The participating health care providers also highlighted the importance of their personal interest for LBP and the felt need of a tool for best management of this patient group as necessary for their own enthusiasm and interest for learning this treatment strategy. This possible selection bias both on recruitment of patients and also on the recruitment of health care providers to the study questions the external validity of the study.

On the one hand, the possible selection bias on the recruitment of health care provider to the study may reflect real life: best practice is most likely provided by those with interest and knowledge in the field. However, this may complicate the delivery of the messages of a trial as these may be colored by the providers’ personal attitudes and knowledge to a greater extent than by providers not particularly familiar with the field. This is somewhat exemplified by the PTs offering manual therapy as additional therapy, which was accepted in the study protocol, but still is based on a different view on back pain, being a physical injury in need for specific therapy. Furthermore, several of the PTs in the control group were familiar with the concept of Explain Pain and may unwillingly have provided messages in line with this.

Also adherence and compliance with the trial manual in the COPE study was questioned in the present study. Strategies for improving compliance among the providers have been presented [15]. Such strategies comprise thorough education of the participants not only on the intervention but also about their role as research participants, having continuous contact with the providers, and the provision of incentives for participation. Regarding the COPE study the providers’ understanding of their role as research participants may have been insufficient according to the findings of the present study. The incentives provided (refund of the actual patient cost) may have been too small.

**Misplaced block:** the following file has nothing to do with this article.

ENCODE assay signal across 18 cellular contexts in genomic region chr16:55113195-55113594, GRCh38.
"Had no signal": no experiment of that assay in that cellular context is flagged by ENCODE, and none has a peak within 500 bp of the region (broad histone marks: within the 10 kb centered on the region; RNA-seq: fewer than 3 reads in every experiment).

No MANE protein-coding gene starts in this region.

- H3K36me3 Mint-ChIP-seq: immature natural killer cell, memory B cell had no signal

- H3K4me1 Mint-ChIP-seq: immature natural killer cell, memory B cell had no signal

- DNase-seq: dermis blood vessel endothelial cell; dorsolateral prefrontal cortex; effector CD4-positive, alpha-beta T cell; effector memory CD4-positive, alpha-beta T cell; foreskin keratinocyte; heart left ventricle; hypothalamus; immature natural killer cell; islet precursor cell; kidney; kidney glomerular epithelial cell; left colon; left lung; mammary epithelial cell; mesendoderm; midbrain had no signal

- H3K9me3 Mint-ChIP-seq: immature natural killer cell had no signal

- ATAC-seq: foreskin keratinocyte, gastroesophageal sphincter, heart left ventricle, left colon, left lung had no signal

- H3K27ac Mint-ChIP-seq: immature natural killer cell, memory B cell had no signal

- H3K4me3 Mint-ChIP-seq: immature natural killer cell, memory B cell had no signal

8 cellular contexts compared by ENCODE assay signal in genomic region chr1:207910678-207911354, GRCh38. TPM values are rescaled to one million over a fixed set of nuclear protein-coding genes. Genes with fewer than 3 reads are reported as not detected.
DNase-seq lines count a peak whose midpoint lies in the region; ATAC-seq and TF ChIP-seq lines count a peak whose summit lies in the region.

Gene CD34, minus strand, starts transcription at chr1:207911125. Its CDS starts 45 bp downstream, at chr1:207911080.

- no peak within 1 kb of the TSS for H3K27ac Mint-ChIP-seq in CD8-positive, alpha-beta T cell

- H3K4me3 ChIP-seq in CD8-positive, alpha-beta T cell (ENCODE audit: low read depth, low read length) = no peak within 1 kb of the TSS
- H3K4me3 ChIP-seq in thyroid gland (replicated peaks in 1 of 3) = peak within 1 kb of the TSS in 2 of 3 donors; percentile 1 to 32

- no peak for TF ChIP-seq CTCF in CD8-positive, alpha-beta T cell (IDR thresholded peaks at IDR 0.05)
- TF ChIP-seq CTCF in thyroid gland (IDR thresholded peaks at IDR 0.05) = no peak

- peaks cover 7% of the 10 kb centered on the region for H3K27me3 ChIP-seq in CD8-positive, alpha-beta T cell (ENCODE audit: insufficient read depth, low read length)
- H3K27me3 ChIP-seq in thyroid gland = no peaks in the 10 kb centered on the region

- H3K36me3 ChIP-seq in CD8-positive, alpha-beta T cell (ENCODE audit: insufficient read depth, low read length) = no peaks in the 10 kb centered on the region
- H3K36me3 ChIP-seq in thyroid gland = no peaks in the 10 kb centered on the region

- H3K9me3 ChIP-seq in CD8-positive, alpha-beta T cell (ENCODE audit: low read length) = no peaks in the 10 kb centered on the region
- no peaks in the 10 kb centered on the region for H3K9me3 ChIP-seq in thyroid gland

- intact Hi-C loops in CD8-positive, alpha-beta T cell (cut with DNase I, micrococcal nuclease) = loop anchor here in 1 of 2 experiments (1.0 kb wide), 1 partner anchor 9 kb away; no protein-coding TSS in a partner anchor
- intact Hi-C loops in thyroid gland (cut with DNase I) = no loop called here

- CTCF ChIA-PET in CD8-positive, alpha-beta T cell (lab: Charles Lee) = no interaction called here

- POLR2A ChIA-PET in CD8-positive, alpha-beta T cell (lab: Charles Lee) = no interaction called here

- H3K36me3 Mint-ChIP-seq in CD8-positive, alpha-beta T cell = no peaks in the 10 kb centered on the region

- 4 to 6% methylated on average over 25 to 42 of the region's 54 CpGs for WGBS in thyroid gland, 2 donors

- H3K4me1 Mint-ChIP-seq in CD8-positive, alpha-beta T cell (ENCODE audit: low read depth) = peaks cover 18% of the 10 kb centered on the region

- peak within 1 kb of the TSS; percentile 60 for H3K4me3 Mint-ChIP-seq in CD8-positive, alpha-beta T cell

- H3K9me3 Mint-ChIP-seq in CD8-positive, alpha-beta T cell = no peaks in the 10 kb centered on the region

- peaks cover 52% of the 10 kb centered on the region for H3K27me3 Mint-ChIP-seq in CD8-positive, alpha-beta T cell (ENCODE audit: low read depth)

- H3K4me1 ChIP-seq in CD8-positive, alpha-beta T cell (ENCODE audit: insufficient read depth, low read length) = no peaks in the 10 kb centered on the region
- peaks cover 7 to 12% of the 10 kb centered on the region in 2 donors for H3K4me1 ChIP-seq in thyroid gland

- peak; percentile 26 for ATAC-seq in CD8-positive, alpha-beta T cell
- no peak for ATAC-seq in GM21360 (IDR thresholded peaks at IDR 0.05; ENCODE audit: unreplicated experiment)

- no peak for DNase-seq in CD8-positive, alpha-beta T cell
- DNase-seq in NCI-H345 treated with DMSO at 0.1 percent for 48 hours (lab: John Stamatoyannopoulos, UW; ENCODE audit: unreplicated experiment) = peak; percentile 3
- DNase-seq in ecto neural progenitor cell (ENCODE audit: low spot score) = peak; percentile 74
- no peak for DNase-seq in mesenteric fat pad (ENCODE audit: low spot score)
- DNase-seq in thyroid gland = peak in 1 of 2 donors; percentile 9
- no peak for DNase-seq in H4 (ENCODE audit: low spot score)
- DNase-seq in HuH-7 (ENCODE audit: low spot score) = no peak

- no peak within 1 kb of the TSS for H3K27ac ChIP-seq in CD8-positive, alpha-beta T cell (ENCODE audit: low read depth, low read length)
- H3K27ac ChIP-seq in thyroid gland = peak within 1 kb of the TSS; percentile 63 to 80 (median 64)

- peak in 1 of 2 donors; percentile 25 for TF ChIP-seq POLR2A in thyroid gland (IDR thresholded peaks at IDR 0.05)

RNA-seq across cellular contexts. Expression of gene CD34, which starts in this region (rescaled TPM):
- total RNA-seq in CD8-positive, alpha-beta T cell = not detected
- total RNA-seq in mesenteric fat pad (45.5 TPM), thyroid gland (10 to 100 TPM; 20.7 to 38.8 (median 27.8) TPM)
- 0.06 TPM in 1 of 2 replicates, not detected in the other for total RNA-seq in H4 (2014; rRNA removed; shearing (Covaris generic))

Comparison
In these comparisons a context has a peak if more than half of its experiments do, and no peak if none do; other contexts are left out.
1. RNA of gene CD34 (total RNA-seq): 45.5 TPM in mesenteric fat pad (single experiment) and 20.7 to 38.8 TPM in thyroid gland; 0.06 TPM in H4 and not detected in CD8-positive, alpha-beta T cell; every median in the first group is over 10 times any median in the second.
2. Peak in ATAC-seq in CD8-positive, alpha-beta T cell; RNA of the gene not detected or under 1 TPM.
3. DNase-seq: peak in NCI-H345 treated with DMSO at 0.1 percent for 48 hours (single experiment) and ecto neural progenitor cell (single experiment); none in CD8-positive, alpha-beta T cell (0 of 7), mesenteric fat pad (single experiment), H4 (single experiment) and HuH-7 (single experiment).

Process evaluation is highly recommended in the literature on cRCTs [15]. Obviously it would be helpful in the management of the study. For the COPE study the continuing meetings with the providers and the provision of a DVD recording the actual delivery of the messages may be regarded as a process evaluation. Following the trial, two separate master thesis have demonstrated a difference in ability to recall the messages of the sessions among the patients, in favor of those in the intervention group, and that the patients found the messages in the two groups equally favorable.

How much training is needed for the providers to be able to conduct a trial in accordance with the study manual? There is no accurate answer to that. In a study comparing three different training conditions, statistically significant differences favoring a seminar plus supervision over review of a manual or manual plus a training web site, were found [16]. The providers in the COPE study underwent an initial seminar and several meetings throughout the study period in addition to a DVD presenting the sessions. They did not have a specific individual supervision [4, 5].

Difficulties with patient recruitment in primary care studies have been reported previously. Therefore a sub-type of cRCT named professional-cluster trial has been suggested [17, 18]. Also in this design, the providers are the target of the intervention but they do not provide any specific intervention towards their patients. It is the impact of the intervention on the providers that may alter their treatment and management of their patients across time that possibly will produce a better outcome on the patients.